Aug 1 (Reuters) - A federal appeals court ruled on Wednesday
that the town of East Haven, Connecticut, is not liable in the
1997 shooting death of an unarmed black man by a police officer.
Emma Jones was awarded $900,000 in damages in 2010 by a
federal jury for the shooting death of her son, Malik Jones. The
town of East Haven appealed that decision.
Reversing a lower court's decision, a unanimous three-judge
panel on the 2nd U.S. Circuit Court of Appeals in New York found
the evidence at trial "unquestionably showed instances of
reprehensible and at times illegal and unconstitutional conduct"
by individual East Haven police officers.
But the court ruled that those actions did not demonstrate
that racist behavior was a "custom, policy or usage" of the
town, the standard for municipal liability under federal law.
"The evidence failed to show a pattern of abusive conduct
(or expressions of inclination toward such abusive conduct)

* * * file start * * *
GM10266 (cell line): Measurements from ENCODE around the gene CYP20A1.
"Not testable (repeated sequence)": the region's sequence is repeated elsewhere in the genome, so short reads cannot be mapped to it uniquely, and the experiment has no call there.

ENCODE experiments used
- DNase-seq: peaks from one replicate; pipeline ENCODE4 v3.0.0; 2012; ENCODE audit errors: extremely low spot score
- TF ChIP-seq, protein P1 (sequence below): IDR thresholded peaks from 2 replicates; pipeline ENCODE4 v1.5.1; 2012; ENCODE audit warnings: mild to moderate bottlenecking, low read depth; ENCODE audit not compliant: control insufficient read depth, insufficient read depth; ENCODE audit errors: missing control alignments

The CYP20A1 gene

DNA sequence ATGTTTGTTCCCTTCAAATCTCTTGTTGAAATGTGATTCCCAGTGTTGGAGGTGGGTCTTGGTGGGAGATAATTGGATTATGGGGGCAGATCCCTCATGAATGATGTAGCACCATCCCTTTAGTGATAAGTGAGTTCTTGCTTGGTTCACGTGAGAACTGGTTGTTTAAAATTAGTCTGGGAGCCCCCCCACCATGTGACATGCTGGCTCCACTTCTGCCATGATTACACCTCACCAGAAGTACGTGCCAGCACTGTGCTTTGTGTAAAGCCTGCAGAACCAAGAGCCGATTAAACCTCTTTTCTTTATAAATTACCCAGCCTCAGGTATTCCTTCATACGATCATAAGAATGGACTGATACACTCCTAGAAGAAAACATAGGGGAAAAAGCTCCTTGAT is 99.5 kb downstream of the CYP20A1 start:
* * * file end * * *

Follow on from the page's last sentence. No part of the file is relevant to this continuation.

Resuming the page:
among officers, so widespread as to support an inference that it
must have been known and tolerated by superiors," wrote Justice
Pierre Leval for the court.
The case, in which Jones, a 21-year-old African-American,
was trailed in a police cruiser and later shot to death at close
range by East Haven officer Robert Flodquist, became synonymous
with racial profiling.
Justices Rosemary Pooler and John Walker also sat on the
The consolidated cases are Emma Jones v. Town of East Haven,
2nd U.S. Circuit Court of Appeals, Nos. 10-4731 and 10-4894.
For Jones: David Rosen of David Rosen & Associates.
For East Haven: Nancy Fitzpatrick Myers of Lynch, Traub,
Keefe & Errante.
(Reporting by Ros Krasny; Additional reporting by Joseph Ax)
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